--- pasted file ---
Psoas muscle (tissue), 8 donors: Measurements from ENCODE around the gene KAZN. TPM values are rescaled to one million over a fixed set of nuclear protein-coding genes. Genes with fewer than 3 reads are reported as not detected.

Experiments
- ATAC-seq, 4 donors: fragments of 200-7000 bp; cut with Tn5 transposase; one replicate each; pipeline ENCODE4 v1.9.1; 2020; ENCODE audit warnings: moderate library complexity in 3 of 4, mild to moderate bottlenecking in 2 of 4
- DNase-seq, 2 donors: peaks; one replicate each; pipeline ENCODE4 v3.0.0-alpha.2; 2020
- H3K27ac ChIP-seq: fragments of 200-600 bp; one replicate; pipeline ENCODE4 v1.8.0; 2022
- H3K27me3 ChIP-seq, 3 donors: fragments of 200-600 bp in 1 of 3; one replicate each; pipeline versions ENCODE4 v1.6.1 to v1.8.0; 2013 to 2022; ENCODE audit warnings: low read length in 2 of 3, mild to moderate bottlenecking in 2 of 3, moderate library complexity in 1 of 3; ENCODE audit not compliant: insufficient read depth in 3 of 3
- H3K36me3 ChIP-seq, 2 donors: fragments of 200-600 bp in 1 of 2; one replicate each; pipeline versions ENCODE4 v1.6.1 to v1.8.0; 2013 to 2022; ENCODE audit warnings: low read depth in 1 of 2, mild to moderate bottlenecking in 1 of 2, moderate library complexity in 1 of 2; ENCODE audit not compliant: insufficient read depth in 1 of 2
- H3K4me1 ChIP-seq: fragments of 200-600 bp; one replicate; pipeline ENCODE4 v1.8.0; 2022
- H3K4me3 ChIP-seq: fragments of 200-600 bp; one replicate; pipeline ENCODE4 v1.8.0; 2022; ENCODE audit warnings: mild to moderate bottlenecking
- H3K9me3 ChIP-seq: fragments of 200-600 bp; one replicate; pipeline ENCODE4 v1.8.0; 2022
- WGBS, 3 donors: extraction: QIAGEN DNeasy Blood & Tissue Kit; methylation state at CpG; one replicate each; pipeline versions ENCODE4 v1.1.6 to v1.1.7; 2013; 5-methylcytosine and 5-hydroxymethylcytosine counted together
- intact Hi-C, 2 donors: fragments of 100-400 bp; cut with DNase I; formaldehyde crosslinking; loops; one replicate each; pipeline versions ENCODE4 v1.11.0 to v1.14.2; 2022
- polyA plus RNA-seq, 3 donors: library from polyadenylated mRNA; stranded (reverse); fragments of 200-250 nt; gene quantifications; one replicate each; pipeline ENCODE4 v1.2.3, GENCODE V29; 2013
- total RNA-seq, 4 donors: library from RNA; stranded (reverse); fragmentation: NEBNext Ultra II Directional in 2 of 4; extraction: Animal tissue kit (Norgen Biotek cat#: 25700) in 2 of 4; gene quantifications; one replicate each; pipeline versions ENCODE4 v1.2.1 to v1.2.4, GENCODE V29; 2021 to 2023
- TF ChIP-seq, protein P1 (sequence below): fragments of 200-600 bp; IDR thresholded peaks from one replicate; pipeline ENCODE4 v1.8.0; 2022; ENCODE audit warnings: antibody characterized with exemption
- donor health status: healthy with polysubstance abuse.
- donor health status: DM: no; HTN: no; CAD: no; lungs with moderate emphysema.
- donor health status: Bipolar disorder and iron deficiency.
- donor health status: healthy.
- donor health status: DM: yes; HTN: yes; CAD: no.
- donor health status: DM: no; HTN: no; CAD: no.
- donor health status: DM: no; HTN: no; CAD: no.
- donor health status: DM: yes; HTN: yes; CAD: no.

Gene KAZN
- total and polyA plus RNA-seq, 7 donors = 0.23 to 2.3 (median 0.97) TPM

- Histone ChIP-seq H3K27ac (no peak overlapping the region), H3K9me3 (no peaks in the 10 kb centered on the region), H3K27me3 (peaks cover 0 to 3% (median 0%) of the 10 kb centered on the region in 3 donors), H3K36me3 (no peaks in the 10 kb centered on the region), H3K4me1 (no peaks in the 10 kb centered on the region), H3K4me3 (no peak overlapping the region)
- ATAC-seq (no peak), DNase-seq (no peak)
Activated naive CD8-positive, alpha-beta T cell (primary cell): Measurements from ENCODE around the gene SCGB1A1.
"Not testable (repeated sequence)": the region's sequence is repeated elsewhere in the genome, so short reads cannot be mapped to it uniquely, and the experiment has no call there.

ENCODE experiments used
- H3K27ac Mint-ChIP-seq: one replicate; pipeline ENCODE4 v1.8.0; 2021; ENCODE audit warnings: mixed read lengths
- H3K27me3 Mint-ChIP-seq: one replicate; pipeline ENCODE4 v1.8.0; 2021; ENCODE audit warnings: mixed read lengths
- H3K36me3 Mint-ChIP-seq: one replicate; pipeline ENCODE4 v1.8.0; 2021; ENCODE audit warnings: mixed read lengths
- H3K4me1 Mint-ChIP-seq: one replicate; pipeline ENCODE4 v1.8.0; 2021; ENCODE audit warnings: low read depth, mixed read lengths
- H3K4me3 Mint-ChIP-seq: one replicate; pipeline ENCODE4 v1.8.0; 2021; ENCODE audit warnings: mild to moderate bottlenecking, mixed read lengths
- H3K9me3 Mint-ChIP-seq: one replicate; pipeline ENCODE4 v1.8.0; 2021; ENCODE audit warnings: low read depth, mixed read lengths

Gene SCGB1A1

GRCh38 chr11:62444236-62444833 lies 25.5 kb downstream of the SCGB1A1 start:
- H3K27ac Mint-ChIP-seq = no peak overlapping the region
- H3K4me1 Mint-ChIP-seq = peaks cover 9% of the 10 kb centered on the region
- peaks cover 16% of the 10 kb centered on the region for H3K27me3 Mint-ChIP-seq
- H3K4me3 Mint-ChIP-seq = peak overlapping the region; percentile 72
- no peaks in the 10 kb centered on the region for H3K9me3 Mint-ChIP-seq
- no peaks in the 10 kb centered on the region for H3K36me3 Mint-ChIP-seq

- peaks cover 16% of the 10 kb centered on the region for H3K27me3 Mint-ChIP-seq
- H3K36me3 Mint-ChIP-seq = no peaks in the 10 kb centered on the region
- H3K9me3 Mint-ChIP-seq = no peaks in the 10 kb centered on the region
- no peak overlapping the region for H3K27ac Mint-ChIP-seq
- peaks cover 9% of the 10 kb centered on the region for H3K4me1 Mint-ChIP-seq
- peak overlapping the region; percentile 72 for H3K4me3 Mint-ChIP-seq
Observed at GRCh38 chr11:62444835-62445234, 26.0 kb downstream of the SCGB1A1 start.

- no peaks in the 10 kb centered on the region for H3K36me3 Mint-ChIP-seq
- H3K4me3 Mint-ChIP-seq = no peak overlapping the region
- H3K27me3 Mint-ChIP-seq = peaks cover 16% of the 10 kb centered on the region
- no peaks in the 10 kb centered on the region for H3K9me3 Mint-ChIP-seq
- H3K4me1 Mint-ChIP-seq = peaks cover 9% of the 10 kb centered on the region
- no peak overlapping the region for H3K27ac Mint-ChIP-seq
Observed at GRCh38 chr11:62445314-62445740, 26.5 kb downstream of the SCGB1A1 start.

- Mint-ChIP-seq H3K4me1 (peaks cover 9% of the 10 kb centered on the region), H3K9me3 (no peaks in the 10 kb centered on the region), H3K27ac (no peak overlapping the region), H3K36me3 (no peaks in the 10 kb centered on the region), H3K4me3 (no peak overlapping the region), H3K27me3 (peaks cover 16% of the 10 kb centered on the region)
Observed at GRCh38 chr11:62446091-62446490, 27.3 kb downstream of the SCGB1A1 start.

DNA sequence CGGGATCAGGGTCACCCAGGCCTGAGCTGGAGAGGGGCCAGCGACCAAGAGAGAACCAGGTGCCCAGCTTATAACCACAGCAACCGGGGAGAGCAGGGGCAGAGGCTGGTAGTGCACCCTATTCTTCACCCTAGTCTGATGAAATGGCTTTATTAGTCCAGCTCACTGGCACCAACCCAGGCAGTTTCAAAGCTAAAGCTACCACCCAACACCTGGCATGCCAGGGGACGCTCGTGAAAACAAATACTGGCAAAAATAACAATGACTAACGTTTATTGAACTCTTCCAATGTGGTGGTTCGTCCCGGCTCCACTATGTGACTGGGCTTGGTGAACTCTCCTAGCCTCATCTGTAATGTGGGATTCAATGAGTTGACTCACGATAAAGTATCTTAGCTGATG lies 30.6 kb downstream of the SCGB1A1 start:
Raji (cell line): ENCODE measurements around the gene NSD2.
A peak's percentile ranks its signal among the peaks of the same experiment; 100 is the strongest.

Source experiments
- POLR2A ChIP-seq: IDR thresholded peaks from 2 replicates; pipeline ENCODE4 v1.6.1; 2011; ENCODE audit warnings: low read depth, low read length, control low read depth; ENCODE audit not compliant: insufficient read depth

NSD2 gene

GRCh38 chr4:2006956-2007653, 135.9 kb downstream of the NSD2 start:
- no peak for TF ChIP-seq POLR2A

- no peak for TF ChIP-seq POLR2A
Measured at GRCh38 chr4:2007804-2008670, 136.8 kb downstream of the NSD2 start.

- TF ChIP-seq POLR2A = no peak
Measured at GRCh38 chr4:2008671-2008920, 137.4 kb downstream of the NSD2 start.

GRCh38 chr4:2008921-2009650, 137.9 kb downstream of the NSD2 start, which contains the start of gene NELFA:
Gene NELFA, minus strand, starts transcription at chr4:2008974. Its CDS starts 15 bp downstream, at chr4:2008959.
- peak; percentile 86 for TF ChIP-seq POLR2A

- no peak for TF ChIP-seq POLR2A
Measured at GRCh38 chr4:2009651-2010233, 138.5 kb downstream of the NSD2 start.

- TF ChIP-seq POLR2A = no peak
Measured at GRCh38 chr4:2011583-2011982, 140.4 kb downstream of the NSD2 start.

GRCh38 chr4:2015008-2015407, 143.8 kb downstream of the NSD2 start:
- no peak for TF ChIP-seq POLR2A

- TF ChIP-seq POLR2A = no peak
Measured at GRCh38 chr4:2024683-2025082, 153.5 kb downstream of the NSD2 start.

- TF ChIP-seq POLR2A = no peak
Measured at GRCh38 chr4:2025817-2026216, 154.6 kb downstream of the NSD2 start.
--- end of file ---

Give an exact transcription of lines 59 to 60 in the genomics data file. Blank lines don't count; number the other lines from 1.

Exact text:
- Mint-ChIP-seq H3K4me1 (peaks cover 9% of the 10 kb centered on the region), H3K9me3 (no peaks in the 10 kb centered on the region), H3K27ac (no peak overlapping the region), H3K36me3 (no peaks in the 10 kb centered on the region), H3K4me3 (no peak overlapping the region), H3K27me3 (peaks cover 16% of the 10 kb centered on the region)
Observed at GRCh38 chr11:62446091-62446490, 27.3 kb downstream of the SCGB1A1 start.